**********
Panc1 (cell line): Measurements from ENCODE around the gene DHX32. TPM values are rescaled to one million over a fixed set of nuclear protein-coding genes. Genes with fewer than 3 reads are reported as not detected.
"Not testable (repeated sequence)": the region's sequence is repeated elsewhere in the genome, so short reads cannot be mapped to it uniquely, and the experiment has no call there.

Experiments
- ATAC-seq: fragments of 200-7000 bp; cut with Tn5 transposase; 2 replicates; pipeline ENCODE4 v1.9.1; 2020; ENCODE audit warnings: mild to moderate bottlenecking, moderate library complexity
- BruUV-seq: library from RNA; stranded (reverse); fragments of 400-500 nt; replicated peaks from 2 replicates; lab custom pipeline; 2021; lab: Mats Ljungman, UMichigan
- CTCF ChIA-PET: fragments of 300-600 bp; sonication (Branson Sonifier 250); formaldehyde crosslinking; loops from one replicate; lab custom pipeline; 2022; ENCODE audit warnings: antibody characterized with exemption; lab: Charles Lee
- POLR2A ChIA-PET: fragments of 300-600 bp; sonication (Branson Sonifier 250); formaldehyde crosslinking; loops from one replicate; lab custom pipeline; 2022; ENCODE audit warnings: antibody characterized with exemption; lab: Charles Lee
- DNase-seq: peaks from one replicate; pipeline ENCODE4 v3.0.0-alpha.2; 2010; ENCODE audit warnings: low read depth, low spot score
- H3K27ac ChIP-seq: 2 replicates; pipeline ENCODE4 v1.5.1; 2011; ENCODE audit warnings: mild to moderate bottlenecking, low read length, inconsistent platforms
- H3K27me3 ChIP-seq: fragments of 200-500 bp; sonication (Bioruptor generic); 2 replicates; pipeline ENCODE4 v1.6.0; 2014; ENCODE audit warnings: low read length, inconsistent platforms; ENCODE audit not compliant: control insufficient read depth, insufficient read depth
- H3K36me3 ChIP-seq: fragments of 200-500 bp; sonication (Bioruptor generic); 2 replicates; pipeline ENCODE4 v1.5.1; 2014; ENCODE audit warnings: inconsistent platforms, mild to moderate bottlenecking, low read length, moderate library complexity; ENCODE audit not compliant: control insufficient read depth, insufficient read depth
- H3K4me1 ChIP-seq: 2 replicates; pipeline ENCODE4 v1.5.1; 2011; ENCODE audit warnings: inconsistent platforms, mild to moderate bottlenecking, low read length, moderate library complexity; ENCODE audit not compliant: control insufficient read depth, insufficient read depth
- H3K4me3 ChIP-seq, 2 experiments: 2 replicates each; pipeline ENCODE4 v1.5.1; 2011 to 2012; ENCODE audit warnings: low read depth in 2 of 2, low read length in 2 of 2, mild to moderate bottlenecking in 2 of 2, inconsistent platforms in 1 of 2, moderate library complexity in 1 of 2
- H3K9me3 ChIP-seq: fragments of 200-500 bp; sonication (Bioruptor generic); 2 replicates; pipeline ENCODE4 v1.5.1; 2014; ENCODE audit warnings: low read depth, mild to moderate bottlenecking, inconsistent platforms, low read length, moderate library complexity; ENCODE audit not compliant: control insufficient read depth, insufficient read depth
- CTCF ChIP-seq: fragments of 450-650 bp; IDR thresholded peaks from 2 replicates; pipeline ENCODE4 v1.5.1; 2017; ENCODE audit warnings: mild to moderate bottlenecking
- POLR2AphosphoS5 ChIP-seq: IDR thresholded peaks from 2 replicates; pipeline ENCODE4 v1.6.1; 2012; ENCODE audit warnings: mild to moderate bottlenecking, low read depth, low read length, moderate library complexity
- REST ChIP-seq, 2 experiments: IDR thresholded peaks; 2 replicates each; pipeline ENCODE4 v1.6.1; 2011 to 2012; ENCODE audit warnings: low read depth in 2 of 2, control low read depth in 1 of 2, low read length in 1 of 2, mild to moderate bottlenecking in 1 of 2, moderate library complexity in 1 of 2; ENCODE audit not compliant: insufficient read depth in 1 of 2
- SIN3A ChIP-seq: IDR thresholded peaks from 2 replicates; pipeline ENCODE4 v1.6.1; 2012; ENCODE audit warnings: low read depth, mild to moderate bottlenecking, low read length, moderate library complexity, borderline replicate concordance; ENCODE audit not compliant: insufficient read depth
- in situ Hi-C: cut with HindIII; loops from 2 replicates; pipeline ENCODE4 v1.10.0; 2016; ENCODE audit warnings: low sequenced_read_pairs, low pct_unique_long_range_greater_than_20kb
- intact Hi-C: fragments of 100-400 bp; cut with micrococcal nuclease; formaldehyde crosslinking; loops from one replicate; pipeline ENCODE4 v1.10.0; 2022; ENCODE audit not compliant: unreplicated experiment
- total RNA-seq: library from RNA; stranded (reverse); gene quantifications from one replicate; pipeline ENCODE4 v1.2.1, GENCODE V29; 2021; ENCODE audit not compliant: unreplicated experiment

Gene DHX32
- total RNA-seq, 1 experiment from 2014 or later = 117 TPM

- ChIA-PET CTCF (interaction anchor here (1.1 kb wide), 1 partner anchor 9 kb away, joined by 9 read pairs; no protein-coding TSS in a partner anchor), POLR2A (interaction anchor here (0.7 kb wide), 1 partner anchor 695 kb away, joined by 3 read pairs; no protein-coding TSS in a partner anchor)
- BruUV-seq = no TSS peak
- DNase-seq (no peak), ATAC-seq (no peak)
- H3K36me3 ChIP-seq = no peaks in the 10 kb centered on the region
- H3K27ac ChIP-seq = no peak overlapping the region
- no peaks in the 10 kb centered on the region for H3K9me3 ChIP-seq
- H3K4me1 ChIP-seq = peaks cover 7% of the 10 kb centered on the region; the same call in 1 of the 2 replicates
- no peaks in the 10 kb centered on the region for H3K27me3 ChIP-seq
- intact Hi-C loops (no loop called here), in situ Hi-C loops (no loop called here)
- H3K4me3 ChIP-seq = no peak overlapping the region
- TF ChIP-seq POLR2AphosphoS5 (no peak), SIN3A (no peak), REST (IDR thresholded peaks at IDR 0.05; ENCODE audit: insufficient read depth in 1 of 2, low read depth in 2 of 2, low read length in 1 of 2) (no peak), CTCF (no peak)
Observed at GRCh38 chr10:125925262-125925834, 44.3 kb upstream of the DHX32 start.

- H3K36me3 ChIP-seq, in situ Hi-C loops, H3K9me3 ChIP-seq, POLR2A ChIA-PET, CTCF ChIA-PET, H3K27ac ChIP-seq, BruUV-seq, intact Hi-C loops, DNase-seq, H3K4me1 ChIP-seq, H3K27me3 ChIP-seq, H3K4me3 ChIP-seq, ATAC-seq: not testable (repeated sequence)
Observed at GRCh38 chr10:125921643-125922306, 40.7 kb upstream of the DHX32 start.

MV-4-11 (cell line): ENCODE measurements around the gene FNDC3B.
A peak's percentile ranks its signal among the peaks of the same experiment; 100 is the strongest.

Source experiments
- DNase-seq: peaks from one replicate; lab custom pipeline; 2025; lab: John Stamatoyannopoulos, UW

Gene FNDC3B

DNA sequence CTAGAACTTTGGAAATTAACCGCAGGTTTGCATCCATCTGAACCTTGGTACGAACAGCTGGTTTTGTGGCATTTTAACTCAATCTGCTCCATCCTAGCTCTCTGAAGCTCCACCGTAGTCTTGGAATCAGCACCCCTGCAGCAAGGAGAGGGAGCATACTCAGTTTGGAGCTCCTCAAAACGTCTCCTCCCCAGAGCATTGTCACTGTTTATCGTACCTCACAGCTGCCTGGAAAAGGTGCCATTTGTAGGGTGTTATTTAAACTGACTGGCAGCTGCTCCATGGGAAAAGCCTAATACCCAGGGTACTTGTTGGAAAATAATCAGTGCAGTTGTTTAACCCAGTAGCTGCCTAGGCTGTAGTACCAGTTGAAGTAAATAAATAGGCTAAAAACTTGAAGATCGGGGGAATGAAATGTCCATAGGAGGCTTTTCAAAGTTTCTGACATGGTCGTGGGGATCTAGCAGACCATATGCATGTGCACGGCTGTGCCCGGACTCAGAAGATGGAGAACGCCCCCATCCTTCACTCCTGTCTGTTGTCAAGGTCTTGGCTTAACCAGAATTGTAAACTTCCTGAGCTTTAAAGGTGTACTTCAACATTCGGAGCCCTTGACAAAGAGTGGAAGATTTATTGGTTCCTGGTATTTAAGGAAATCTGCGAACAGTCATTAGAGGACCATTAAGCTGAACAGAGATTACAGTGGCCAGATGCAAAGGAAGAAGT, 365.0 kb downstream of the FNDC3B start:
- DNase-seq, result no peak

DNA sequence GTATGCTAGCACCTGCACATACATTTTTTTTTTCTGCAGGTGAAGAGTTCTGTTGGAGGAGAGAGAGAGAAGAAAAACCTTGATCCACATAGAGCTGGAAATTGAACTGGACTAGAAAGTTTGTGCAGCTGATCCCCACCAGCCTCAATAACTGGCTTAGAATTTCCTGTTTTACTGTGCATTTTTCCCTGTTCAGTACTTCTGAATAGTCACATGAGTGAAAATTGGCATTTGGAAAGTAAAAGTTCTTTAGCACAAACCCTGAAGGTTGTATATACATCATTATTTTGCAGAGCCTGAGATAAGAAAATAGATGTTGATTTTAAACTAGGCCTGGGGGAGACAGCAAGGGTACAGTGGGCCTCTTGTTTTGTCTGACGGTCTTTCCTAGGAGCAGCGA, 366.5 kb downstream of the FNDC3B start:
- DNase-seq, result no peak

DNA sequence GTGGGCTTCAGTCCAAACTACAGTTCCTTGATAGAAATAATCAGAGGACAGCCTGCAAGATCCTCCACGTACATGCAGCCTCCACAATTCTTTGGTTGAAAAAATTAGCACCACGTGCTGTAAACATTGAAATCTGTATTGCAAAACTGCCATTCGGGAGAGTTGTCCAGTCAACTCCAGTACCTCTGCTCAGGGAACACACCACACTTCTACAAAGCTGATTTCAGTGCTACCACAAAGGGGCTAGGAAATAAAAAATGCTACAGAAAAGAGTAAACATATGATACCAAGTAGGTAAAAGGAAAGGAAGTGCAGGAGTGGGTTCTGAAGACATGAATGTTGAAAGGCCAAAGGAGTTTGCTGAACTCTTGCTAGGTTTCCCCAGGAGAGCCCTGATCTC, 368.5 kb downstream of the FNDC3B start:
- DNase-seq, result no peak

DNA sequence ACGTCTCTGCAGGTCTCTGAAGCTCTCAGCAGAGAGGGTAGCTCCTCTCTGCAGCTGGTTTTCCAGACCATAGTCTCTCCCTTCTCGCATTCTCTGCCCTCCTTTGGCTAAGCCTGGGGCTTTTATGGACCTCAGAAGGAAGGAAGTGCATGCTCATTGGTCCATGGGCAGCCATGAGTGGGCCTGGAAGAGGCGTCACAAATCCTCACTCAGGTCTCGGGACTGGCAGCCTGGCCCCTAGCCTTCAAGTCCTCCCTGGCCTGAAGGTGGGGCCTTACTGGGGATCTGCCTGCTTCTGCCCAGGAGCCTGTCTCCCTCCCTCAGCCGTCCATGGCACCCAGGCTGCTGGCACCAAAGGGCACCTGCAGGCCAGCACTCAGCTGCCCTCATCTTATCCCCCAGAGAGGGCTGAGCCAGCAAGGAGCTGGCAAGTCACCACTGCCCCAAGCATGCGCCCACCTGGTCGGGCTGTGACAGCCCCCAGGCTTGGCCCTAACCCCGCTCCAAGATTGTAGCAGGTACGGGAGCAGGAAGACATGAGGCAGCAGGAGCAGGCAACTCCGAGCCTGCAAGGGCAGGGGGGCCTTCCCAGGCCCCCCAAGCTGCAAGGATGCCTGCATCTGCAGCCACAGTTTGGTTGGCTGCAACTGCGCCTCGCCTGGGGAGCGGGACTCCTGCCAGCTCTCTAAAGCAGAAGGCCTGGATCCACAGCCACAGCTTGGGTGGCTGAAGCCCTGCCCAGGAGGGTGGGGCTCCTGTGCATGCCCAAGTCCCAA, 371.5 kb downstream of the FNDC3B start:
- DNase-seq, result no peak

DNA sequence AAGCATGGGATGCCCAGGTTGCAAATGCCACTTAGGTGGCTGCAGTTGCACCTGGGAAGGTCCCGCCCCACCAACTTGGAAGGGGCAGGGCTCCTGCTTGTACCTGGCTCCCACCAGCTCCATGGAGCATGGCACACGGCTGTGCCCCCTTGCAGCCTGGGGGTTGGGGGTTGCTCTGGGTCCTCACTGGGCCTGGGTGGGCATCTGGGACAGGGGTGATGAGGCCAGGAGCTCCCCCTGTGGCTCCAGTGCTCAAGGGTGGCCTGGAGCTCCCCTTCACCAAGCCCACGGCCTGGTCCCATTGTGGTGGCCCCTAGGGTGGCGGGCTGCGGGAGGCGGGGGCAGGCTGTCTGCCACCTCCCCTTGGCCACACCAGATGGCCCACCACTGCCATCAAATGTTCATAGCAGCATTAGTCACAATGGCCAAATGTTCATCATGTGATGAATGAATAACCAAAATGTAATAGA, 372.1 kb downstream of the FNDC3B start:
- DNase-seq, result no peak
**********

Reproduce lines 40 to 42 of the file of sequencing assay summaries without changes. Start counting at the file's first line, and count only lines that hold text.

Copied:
Source experiments
- DNase-seq: peaks from one replicate; lab custom pipeline; 2025; lab: John Stamatoyannopoulos, UW

Gene FNDC3B